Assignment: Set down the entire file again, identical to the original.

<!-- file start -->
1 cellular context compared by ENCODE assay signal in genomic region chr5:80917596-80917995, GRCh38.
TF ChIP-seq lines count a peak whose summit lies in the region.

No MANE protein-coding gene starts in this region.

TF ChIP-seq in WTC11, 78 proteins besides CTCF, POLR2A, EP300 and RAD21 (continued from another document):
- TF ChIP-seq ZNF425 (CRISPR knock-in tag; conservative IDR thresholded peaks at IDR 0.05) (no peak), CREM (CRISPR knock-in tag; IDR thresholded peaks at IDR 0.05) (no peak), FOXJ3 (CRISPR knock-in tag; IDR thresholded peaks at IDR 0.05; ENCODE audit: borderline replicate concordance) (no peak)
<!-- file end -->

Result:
1 cellular context compared by ENCODE assay signal in genomic region chr5:80917596-80917995, GRCh38.
TF ChIP-seq lines count a peak whose summit lies in the region.

No MANE protein-coding gene starts in this region.

TF ChIP-seq in WTC11, 78 proteins besides CTCF, POLR2A, EP300 and RAD21 (continued from another document):
- TF ChIP-seq ZNF425 (CRISPR knock-in tag; conservative IDR thresholded peaks at IDR 0.05) (no peak), CREM (CRISPR knock-in tag; IDR thresholded peaks at IDR 0.05) (no peak), FOXJ3 (CRISPR knock-in tag; IDR thresholded peaks at IDR 0.05; ENCODE audit: borderline replicate concordance) (no peak)